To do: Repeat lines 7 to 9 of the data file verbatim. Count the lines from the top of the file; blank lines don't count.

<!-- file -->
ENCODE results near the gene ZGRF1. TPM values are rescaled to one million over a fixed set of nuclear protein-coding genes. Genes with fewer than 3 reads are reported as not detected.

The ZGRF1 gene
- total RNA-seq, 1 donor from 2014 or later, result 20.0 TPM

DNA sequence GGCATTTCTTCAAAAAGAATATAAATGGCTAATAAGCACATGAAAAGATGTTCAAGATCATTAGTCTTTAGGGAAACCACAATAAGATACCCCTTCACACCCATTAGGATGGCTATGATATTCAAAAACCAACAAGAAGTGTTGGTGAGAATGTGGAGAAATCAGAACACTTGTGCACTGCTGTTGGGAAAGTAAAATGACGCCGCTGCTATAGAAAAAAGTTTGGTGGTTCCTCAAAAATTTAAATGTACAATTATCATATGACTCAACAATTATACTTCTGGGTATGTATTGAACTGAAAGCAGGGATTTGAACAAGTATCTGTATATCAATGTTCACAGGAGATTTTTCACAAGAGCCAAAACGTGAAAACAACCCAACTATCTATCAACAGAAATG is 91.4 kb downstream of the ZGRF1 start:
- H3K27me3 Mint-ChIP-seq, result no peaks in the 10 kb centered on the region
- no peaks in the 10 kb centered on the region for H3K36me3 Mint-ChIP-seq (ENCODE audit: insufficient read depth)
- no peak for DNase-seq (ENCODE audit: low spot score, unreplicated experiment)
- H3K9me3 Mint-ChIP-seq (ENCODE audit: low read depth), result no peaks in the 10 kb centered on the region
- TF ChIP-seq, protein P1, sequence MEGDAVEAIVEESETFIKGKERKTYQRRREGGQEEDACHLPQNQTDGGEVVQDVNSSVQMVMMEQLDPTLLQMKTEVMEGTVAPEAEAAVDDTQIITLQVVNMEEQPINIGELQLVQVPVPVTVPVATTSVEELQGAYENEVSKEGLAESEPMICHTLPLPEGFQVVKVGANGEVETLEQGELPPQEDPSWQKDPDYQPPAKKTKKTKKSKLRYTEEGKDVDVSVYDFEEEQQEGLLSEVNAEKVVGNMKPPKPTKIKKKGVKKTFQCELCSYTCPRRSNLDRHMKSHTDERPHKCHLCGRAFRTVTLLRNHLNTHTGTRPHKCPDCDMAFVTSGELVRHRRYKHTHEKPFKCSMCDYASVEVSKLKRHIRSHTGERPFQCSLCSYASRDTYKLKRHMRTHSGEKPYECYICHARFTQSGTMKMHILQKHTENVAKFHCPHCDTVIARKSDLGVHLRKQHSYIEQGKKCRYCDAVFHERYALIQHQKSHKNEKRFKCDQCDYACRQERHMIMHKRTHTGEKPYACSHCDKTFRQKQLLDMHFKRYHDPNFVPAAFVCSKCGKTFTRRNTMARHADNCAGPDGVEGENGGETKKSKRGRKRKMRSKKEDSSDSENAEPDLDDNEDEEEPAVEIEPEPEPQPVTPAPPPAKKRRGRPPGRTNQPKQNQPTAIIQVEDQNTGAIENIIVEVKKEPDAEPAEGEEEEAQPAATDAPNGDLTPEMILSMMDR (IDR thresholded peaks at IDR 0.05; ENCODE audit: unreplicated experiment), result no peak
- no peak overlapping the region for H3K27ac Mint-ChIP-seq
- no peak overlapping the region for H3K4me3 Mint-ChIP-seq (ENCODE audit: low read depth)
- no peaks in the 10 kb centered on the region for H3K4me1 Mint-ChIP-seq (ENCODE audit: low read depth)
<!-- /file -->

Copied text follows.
- no peak for DNase-seq (ENCODE audit: low spot score, unreplicated experiment)
- H3K9me3 Mint-ChIP-seq (ENCODE audit: low read depth), result no peaks in the 10 kb centered on the region
- TF ChIP-seq, protein P1, sequence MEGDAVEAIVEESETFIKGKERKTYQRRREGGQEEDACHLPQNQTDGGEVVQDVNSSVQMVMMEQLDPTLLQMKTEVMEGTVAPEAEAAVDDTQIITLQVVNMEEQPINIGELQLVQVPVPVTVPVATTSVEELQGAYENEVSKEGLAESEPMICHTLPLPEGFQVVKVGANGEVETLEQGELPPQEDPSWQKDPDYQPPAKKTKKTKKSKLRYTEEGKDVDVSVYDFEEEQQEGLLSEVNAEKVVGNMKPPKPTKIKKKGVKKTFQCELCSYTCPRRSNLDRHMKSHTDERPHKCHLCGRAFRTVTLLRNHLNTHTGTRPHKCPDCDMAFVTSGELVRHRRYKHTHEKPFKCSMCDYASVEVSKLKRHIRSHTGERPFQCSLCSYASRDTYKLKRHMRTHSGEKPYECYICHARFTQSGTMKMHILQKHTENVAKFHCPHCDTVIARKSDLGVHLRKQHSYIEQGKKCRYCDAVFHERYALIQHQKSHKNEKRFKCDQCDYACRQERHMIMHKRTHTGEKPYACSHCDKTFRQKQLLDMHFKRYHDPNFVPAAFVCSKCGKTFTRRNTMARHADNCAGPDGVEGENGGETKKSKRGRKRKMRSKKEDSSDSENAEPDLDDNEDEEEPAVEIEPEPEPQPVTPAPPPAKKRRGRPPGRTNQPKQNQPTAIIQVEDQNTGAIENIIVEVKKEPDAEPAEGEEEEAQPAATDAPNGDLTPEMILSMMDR (IDR thresholded peaks at IDR 0.05; ENCODE audit: unreplicated experiment), result no peak